Prior to about a month ago, I had only ever attended one hackathon - my team came in second. I had to change that.

My first hackathon experience was the AT&T Hackathon called “Irish Hacks”, hosted at Innovation Park at the University of Notre Dame. It was my freshman year, and really early on, too. Before the event officially started, people were asked to share ideas to aid in team creation. Afterwards, I stood awkwardly by a group who looked like they had some good ideas. I stood there until they eventually asked me to join them. The team was five guys total - another freshman, named Josh, along with three sophomores, named Ryan, Shaq, and Josh. To avoid confusion, I will from now on refer to the freshman Josh as The English Major.

We continued brainstorming ideas, until The English Major suggested an idea for a game. A game where players walk around with their phones and battle monsters that are located in the real world. Players could level up by defeating monsters, and then submit their own monster into the game world. Players could also find armor and weapons in the real world. We went with his idea, came in second place, and won $2000 total. Not bad at all. The English Major would go on to become one of my best friends - by the way, he was a Civil Engineering major at the time, and was considering switching to Computer Science. We took Physics II together, and that was a disaster. I would see Shaq frequently until his graduation, when he went to work for Reddit. I think I had one class with Ryan, but other than that I never really saw him again.

Fast-forwarding a few years, some guy kept bugging me to do some Microsoft coding challenge with him. I refused, but then ran into him at the dining hall, and he mentioned the hackathon. I knew this was my last chance to redeem myself, and I figured we had some good odds, so I agreed. He had two friends who I take compilers with also already on board. Incidently, Josh, now a first year grad student, was also in compilers, and the day of the hackathon we were talking about our weekend plans, and I mentioned that I was doing the hackathon again. He wanted in, giving us a five man team once again.

And again we brainstormed ideas. My first instinct was an app to fast foward through those pesky commercials on TiVo using either OpenCV or perhaps a CNN. That idea didn’t get far. I then threw out my idea of a jacket that dynamically changes temperature. Not to the weather outside (though one of the others would later suggest we just do that), but rather to the temperature your character would be experiencing in a video game. Say you’re playing Minecraft - if you are near snow, you should feel cold in real life, and if you are in lava, you should be burning. It’s the future.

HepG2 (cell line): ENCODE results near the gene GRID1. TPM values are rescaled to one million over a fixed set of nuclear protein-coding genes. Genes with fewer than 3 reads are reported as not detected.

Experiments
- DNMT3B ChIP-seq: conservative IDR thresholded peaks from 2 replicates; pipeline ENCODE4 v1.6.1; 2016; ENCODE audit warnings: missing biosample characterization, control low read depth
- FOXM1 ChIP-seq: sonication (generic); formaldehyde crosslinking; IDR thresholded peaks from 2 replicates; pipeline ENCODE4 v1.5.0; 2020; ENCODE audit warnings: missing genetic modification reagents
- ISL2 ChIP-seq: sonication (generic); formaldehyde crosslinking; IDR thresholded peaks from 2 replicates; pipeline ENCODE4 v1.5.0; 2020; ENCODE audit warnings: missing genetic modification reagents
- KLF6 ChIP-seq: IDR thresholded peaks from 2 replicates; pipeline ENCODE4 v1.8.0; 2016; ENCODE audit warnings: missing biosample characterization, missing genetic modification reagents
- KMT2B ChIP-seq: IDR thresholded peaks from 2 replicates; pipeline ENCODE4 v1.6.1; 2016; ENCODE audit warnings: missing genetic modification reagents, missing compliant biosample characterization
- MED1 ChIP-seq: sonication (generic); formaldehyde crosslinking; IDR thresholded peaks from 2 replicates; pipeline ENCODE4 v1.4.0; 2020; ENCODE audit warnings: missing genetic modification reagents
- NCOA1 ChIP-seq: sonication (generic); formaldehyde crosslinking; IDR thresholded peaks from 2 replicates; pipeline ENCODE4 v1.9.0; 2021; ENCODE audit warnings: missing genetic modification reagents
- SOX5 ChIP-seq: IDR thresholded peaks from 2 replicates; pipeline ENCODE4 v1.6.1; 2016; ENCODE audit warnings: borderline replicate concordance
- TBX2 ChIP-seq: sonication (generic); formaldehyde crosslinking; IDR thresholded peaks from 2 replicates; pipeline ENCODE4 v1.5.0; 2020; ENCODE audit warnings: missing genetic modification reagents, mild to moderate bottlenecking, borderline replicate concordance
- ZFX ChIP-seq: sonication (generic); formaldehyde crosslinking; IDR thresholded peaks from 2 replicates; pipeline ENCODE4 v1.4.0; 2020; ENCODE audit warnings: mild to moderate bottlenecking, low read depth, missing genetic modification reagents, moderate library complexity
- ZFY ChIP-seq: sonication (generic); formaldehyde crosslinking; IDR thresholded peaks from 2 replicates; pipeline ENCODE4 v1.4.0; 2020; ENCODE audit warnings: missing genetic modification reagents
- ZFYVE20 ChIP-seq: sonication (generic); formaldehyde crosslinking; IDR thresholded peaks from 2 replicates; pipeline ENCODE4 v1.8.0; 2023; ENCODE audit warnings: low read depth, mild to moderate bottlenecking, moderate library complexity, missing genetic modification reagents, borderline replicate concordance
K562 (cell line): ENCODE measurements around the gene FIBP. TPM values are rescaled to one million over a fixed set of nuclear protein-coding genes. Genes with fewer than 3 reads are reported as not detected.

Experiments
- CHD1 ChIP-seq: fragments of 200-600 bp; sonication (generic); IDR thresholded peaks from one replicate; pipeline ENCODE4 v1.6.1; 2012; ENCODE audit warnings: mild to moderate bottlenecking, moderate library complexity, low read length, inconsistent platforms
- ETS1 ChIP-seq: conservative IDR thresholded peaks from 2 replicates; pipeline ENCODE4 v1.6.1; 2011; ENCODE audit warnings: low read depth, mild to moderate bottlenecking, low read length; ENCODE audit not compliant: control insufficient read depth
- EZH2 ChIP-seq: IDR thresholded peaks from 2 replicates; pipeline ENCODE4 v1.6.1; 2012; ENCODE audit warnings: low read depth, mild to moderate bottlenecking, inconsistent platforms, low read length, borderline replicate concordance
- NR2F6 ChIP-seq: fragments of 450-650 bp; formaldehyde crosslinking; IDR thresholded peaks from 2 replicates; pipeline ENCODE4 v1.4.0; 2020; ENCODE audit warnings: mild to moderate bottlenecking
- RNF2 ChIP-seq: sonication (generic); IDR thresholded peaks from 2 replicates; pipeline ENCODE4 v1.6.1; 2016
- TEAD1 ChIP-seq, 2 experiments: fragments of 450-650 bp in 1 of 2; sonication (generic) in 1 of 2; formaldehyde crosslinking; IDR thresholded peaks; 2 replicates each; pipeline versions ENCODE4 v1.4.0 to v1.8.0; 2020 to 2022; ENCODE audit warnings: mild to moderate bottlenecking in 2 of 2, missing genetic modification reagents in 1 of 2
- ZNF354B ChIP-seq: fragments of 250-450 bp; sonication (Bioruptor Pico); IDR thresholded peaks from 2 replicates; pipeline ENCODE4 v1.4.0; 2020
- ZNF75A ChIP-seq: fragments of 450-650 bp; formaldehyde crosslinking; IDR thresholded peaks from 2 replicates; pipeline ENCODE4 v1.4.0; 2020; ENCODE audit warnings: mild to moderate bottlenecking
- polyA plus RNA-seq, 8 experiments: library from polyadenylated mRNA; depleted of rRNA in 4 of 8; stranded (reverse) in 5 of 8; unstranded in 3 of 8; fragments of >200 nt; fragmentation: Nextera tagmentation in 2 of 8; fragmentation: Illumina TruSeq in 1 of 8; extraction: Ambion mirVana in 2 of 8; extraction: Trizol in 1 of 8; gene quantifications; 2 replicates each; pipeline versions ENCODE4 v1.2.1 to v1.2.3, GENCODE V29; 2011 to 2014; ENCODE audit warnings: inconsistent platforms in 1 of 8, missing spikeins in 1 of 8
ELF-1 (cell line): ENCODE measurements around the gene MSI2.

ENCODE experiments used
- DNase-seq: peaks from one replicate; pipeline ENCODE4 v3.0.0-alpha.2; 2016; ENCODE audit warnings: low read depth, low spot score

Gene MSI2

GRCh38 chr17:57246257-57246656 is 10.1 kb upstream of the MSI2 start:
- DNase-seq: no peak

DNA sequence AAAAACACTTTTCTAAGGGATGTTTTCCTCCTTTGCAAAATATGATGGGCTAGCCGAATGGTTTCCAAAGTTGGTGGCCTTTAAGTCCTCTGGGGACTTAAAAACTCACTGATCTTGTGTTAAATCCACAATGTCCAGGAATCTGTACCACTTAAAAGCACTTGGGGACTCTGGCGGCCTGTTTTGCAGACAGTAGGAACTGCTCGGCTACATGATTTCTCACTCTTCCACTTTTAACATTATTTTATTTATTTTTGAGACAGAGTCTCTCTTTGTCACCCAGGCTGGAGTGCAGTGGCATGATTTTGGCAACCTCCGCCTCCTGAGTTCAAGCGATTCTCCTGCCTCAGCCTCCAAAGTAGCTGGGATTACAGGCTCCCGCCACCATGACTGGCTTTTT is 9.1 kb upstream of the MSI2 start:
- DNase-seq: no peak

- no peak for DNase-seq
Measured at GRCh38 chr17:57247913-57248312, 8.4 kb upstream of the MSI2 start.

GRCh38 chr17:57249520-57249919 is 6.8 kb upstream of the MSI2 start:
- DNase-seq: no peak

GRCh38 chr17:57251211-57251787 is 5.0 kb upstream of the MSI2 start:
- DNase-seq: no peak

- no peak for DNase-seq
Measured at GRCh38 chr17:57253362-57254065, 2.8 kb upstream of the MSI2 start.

That idea went a lot farther - much farther than my suggestion of just building a death ray, but was ultimately rejected. I don’t quite remember how we got onto the topic of twitch, but that is where we ended up. We decided we would build an app that does a better job monitoring twitch chats - one that would rank users based off of how toxic they are in the chat so that human moderators can make the decision to ban them or not. After about 36 hours worth of hard work, we made jeffy.

Basically, it presents a web interface with a d3 visualization of all of the users in the chat. Each user is represented as a circle. The size of each circle is proportional to the number of messages they sent, and the color of the circle is tinted green if they are nice, white if they are neutral, and red if they are naughty. We should have named this “Santa’s List” or something. Next to this visualiztion is a ranking of all the users, starting with the most naughty, along with several of their nicest and meanest messages. By their name and every message we indicate a rating, and by their name we also show options to ban, timeout, or mod each user.

The graph visualization of the chat users. Clicking a name shows some of their messages as well as options for punishment or promotion.

The graph visualization of the chat users. Clicking a name shows some of their messages as well as options for punishment or promotion.

The list of users, presented as a scrolled capture on a samsung phone.

The list of users, presented as a scrolled capture on a samsung phone.

Twitch has an irc gateway, which is how we get messages in. We then use the IBM Watson api (there was a prize for the best use of it) to do sentiment analysis on the message. We then pass the vector of sentiments through a neural network which gives us a toxicity score. We combine this with Watson personality analysis on all their messages as well as the toxicity of their past messages to get a toxicity score for the user as a whole. We use cherrypy for the backend of a web interface, bootstrap for the frontend, and d3.js for a nice data visualization. The source is available in the jeffy link above. It could use some cleaning up, but hey, it’s hackathon code.

Anyways, we ended up winning, which got us a trip to AT&T’s foundry in Plano, Texas. It was a fun trip - I took lots of pictures. I was surprised we won, since there were a lot of cool projects. I think my favorite was one of my friends’ - her group made an app to figure out what meme people look like and caption pictures of them appropriately. They got third, and then she stole a tray of bacon and then tried forcing me to take it after I got home. Anyways, I still have their app installed, because it gave me this gem:

I mean, it's true...

I mean, it's true...

Tags: Projects
Part of a series on Hackathon.